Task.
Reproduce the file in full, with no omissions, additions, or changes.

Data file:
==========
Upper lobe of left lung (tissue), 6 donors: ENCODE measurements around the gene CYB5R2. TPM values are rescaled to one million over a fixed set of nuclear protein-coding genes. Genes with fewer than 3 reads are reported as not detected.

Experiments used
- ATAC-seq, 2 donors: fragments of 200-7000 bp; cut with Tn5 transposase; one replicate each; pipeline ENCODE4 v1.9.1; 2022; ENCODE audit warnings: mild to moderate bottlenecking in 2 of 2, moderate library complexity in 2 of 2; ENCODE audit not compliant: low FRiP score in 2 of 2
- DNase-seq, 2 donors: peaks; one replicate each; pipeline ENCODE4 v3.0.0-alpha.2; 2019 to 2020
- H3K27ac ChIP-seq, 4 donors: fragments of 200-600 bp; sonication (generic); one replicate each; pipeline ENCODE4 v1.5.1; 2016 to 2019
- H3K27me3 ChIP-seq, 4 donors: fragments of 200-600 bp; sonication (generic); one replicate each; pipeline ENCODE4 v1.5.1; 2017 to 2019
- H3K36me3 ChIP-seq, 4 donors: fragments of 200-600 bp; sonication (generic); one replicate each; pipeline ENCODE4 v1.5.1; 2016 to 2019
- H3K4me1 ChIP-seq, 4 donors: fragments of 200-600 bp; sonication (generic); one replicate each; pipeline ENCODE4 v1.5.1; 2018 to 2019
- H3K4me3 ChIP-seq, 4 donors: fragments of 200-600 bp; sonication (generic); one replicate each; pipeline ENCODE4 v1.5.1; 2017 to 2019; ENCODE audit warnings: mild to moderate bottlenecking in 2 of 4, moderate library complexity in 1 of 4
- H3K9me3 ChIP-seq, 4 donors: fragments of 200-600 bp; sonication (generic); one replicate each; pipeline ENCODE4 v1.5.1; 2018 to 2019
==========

Upper lobe of left lung (tissue), 6 donors: ENCODE measurements around the gene CYB5R2. TPM values are rescaled to one million over a fixed set of nuclear protein-coding genes. Genes with fewer than 3 reads are reported as not detected.

Experiments used
- ATAC-seq, 2 donors: fragments of 200-7000 bp; cut with Tn5 transposase; one replicate each; pipeline ENCODE4 v1.9.1; 2022; ENCODE audit warnings: mild to moderate bottlenecking in 2 of 2, moderate library complexity in 2 of 2; ENCODE audit not compliant: low FRiP score in 2 of 2
- DNase-seq, 2 donors: peaks; one replicate each; pipeline ENCODE4 v3.0.0-alpha.2; 2019 to 2020
- H3K27ac ChIP-seq, 4 donors: fragments of 200-600 bp; sonication (generic); one replicate each; pipeline ENCODE4 v1.5.1; 2016 to 2019
- H3K27me3 ChIP-seq, 4 donors: fragments of 200-600 bp; sonication (generic); one replicate each; pipeline ENCODE4 v1.5.1; 2017 to 2019
- H3K36me3 ChIP-seq, 4 donors: fragments of 200-600 bp; sonication (generic); one replicate each; pipeline ENCODE4 v1.5.1; 2016 to 2019
- H3K4me1 ChIP-seq, 4 donors: fragments of 200-600 bp; sonication (generic); one replicate each; pipeline ENCODE4 v1.5.1; 2018 to 2019
- H3K4me3 ChIP-seq, 4 donors: fragments of 200-600 bp; sonication (generic); one replicate each; pipeline ENCODE4 v1.5.1; 2017 to 2019; ENCODE audit warnings: mild to moderate bottlenecking in 2 of 4, moderate library complexity in 1 of 4
- H3K9me3 ChIP-seq, 4 donors: fragments of 200-600 bp; sonication (generic); one replicate each; pipeline ENCODE4 v1.5.1; 2018 to 2019